Siem Reap Insider
- Last Updated on 10 October 2012
- By Miranda Glasser
Six years ago, project manager turned dog trainer Kobi and his wife Gabi, a family therapist, decided to hit the road. The couple had always dreamed of doing a road trip in the US when they retired.
“But then we realised, who knows what’s going to be when we reach 67,” says Kobi. “Are we going to be able financially to afford it? Are we going to be sick, healthy? So we said we should do something earlier.”
And just over four years later, after saving and planning, they started their odyssey.
The Klafs first headed to the US for two months, and then they continued their travels on a random basis.
Gabi explains, “If we’re on a bus or an airplane and we happen to meet the guy next to us and he says, ‘Hey I’ve got a friend who’s got a friend,’ we’re like, ‘Alright we’ll go there’. A lot of our most amazing experiences have been by randomly meeting people in the street.”
The family also prefers travel at a slow pace, staying in one place for between one and six months.
“We move really slowly,” says Gabi. “We’ll really live with the people, gain relationships, learn what it would be like to be a local there and then move on.”
In this way, the Klafs have enjoyed varied jobs and lifestyles in their mini residencies. In Costa Rica they worked as ranchers for two months, milking cows, making cheese and living off the land. Gabi taught the ranchers English, held her ‘clean your soul’ self-healing classes, and was paid in fruit and vegetables.
In Panama, they house-sat, and Kobi trained dogs while Gabi taught classes.
Living with locals rather than doing the ‘tourist thing’ also gives the family unique access to places other travelers might miss.
One of the highlights of their trip was living in an indigenous village in the Ecuadorian jungle for a month and a half where mod-cons were at a minimum.
Kobi recalls, “Most of the time we did not have running water, no communication whatsoever. No internet, no computer, no TV, nothing. We did laundry in the river, showered in the river, cooked in the shared kitchen, learnt how to cut a chicken to pieces and cook it.”
“Our kids attended the Quichwa school across the street. At Christmas time they did a show and my Jewish son was Jesus. We loved it. We had the river, it was perfect.”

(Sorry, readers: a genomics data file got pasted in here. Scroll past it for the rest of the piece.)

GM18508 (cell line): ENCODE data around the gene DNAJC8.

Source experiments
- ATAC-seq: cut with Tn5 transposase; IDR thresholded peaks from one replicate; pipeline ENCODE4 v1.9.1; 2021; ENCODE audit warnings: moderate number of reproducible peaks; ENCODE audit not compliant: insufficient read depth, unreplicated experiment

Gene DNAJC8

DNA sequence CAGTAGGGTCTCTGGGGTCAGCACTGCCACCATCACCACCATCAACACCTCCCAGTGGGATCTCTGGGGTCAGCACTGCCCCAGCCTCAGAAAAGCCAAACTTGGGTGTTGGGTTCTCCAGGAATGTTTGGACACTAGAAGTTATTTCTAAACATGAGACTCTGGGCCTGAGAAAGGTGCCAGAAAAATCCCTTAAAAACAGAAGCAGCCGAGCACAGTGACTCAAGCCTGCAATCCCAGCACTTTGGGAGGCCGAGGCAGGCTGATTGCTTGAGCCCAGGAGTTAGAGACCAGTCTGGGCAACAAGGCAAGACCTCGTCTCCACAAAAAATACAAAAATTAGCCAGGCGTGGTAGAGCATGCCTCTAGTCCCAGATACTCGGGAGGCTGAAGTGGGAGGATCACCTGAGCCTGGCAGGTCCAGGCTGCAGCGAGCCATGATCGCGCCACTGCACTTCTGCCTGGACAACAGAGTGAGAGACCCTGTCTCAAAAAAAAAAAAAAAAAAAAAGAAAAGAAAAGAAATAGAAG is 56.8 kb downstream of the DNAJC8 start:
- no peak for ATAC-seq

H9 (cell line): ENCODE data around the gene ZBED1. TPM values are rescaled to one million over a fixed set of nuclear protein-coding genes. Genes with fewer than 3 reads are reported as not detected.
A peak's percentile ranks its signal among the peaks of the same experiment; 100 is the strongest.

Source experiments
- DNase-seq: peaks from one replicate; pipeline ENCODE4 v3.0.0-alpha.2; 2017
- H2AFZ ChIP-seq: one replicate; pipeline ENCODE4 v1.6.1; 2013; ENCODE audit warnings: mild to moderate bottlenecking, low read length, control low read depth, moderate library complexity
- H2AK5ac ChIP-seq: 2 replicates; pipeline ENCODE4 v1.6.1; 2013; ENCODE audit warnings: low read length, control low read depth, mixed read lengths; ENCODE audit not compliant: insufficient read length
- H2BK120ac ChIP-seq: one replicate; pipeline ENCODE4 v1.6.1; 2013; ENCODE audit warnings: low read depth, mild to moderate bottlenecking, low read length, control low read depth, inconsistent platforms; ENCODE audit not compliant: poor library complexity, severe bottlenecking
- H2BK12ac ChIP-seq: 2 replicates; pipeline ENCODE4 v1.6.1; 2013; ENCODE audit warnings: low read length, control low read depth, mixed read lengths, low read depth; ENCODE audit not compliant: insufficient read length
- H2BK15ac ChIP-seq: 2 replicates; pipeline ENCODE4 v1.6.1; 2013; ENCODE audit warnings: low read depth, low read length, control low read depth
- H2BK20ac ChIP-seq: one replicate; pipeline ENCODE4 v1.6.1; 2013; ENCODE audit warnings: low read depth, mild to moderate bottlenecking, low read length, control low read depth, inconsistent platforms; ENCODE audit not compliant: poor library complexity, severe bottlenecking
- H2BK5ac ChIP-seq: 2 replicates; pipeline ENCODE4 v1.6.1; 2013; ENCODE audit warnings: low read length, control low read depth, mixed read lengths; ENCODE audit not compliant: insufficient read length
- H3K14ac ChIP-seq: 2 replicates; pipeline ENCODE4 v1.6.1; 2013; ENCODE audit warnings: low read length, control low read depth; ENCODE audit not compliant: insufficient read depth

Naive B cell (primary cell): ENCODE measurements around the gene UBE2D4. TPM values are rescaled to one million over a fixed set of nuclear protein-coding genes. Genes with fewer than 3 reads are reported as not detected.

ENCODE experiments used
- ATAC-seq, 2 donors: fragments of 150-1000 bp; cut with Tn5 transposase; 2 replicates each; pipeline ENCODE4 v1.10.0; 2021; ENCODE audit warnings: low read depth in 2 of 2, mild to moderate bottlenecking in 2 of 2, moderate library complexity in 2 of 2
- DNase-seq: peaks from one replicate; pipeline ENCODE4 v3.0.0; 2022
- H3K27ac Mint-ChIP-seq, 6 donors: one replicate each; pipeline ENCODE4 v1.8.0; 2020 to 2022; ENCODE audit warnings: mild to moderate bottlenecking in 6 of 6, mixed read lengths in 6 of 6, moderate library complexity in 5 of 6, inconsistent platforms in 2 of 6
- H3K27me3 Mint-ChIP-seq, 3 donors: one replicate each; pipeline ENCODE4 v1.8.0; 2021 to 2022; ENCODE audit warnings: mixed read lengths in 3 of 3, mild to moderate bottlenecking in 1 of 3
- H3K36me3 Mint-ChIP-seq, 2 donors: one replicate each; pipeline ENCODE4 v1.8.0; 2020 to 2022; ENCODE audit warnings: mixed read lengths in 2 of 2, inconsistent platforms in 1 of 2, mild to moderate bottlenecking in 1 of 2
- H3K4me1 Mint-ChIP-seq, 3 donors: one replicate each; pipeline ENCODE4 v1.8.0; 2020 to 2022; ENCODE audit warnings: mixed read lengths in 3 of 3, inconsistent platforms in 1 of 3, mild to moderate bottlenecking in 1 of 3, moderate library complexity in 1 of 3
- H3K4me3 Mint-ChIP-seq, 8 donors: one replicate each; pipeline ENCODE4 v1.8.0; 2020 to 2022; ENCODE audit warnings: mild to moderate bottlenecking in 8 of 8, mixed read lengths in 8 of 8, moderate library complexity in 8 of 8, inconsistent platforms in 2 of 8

Well almost. Unfortunately, the village was also the site of the trip’s nadir.
Kobi contracted dengue fever and spent several weeks in hospital. He says, “Physically that was the worst. I just wanted to go back home at one point, I wanted to just hug my mama! I was sitting in hospital at night crying.”
The intrepid explorers have also been to Colombia, Peru and Thailand, and have now been in Siem Reap for three months. They plan to stay for another two months before exploring the rest of Cambodia.
Of her time in Siem Reap, Gabi says, “I’m teaching my class, I’m learning a lot about Buddhism and meditation. I feel it’s a really good soul time for me.”
The Klaf kids, Dahnya,10, Orazi, 9, and Solai,7, are being home-schooled and of course getting a few life lessons along the way, not to mention some unique history classes.
Gabi says, “I could teach my kids about the history of the Mayans, but if I take them to the ruins and they’re there, then it becomes relevant.”
But does traveling as a family unit take its toll, and are there hair-tearing moments where they just can’t stand being around each other?
“Every day, every day,” Kobi laughs.
Gabi says the idea of being together 24/7 was really scary. “But what we’ve found is that we have more time to ourselves than we’ve ever had. We’ve kind of pushed our kids out of the nest to be independent.
We’ll do our studies and then we say, ‘go figure out what you want to do with yourself. Go, go find local kids, go play, go do something’.”
The nomads plan to be away for another year and a half, with India and Nepal next on the agenda. “But from here to there, everything’s open,” says Kobi.
You can follow the Klaf family’s adventures on their website.